US Investors Drawn To Africa’s Economic Potential



In the aftermath of the 1994 Rwandan genocide, with thousands of families decimated, and many Rwandans left to fend for themselves, Janet Nkubana devised a way to help women become self-reliant.

“They had lost husbands, they had lost children, some were the only surviving member of a family. It led to me and my sister Joy thinking of how we can make ends meet for these women,” Nkubana said. “The only opportunity that was available was the handwork that women knew how to do, which was weaving.”

Nearly 20 years later, Nkubana is the co-founder and managing director of Gahaya Links, selling handwoven baskets and handmade jewelry overseas to large American retailers such as Macy’s.

“We have actually empowered more than 3,000 women in Rwandan communities. These women are no long on the street begging, they can buy their own health insurance, they can pay tuition for their children,” Nkubana said.

The Rwandan business owner sat down with VOA during a July stop in the United States where she attended the International Folk Art Market in Santa Fe, New Mexico.

‘Hand-Up’ for African Entrepreneurs

Nkubana credits the 2000 passage of the African Growth and Opportunity Act for opening U.S. markets to African entrepreneurs and the government-funded U.S. Africa Development Foundation (USADF) for giving her a grant and training to get her business off the ground more than a decade ago.

“They did not give us free money. But they looked at our company, the potential it had and they invested in us. They looked at the infrastructure and invested in a center for the women,” the Gahaya Links co-founder noted.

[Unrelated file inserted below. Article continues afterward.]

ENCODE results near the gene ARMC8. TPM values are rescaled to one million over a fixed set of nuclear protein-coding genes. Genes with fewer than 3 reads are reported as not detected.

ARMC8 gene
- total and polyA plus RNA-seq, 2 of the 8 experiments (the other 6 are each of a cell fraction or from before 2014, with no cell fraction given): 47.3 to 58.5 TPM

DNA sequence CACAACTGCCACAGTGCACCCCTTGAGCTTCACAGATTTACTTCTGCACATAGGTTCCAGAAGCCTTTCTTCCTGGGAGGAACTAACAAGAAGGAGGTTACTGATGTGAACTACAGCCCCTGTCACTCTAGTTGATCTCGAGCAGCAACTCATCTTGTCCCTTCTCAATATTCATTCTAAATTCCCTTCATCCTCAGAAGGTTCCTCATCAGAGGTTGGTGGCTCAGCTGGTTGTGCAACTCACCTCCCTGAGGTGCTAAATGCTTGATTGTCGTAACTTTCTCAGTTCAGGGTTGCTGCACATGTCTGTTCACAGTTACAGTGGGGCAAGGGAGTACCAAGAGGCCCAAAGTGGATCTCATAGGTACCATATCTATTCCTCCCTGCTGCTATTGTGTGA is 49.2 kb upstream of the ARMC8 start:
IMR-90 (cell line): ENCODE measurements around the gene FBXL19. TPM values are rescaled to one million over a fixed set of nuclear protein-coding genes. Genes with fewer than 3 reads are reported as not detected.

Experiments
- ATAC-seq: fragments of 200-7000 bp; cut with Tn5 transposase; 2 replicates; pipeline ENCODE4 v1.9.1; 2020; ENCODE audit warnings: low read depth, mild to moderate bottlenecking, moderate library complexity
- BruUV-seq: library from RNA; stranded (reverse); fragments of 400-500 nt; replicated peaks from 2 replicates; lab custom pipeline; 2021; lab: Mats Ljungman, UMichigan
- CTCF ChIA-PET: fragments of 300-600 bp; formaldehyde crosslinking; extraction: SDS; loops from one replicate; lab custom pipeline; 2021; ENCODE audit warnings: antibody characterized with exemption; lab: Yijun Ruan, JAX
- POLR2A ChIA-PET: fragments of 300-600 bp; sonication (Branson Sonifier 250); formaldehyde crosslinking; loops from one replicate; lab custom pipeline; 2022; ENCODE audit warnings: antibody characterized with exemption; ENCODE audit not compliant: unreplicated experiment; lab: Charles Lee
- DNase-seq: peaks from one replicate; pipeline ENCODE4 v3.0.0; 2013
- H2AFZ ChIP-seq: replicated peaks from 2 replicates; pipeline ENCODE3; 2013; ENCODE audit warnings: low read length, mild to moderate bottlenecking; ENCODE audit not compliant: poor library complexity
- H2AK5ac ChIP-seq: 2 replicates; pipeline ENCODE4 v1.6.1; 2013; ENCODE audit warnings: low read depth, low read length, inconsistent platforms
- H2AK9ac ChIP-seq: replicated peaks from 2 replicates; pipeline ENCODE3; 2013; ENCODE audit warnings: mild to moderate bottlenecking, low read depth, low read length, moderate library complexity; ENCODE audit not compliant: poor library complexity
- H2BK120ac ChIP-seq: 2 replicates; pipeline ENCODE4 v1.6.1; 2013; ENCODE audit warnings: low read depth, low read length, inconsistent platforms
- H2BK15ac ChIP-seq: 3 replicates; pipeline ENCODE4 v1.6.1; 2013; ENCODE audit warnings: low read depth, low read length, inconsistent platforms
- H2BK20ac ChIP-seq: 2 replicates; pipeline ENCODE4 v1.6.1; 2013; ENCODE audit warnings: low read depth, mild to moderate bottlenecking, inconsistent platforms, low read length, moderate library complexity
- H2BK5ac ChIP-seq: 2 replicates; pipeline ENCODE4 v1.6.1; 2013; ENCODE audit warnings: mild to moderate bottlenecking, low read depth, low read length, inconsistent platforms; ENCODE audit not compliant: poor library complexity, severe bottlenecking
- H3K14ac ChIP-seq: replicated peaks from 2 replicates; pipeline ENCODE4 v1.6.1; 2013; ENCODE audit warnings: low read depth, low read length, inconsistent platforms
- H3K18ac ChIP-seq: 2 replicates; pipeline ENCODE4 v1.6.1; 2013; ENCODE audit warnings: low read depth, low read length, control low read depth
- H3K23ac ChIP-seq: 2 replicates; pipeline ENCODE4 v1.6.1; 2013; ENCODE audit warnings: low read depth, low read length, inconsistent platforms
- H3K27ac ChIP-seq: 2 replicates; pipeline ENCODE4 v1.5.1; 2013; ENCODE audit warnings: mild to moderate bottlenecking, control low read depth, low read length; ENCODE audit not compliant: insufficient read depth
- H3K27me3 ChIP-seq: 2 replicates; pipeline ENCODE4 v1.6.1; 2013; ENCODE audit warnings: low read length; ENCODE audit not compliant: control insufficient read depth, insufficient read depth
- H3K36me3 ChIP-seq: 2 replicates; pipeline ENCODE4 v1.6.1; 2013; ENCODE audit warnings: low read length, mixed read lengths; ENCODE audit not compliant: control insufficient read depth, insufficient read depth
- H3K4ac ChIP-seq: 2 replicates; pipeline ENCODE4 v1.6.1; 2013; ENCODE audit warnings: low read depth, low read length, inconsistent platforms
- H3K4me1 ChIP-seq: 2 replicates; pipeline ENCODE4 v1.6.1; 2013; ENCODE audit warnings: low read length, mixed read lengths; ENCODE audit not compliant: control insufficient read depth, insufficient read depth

FILE - US Secretary of State John Kerry speaks as he poses with employees of the General Electric (GE) Sonils compound at the Port of Luanda in Luanda, Angola.FILE - US Secretary of State John Kerry speaks as he poses with employees of the General Electric (GE) Sonils compound at the Port of Luanda in Luanda, Angola.

USADF chairman Jack Leslie says the foundation’s mission is to work with the underserved in Africa, where roughly 50 percent of jobs are created by small business, and women launch some 40 percent of startups.

“Africa, to give you a sense, only gets about three percent of foreign direct investment. So, helping these engines of growth and these enterprises that are really creating jobs is incredibly important, and they are good investments,” Leslie said.

The USADF chairman told VOA President Obama’s visit and speech at the Global Entrepreneurship Summit in Nairobi this week will bring the world’s attention to a new wave of economic activity in Africa.

“When you look at the entrepreneurial activity across the continent, much of it has to do with technology,” Leslie said. “There is talk of the Silicon savannah in East Africa, which is really showing amazing leaps in mobile technology. In many ways, the Kenyans are way ahead of us in the United States on mobile banking, for example.”

But it’s not just boosting small African entrepreneurs, USADF is also pairing with large U.S. companies like GE – to help give Africans greater access to electricity.

“We are providing $100,000 grants to off-grid energy enterprises. So much of Africa, at least for the foreseeable future, is not going to be part of any electrical grid. So to get power particularly to rural communities, it is going to be through off grid solutions,” Leslie said as he prepared to leave for Nairobi for the summit.
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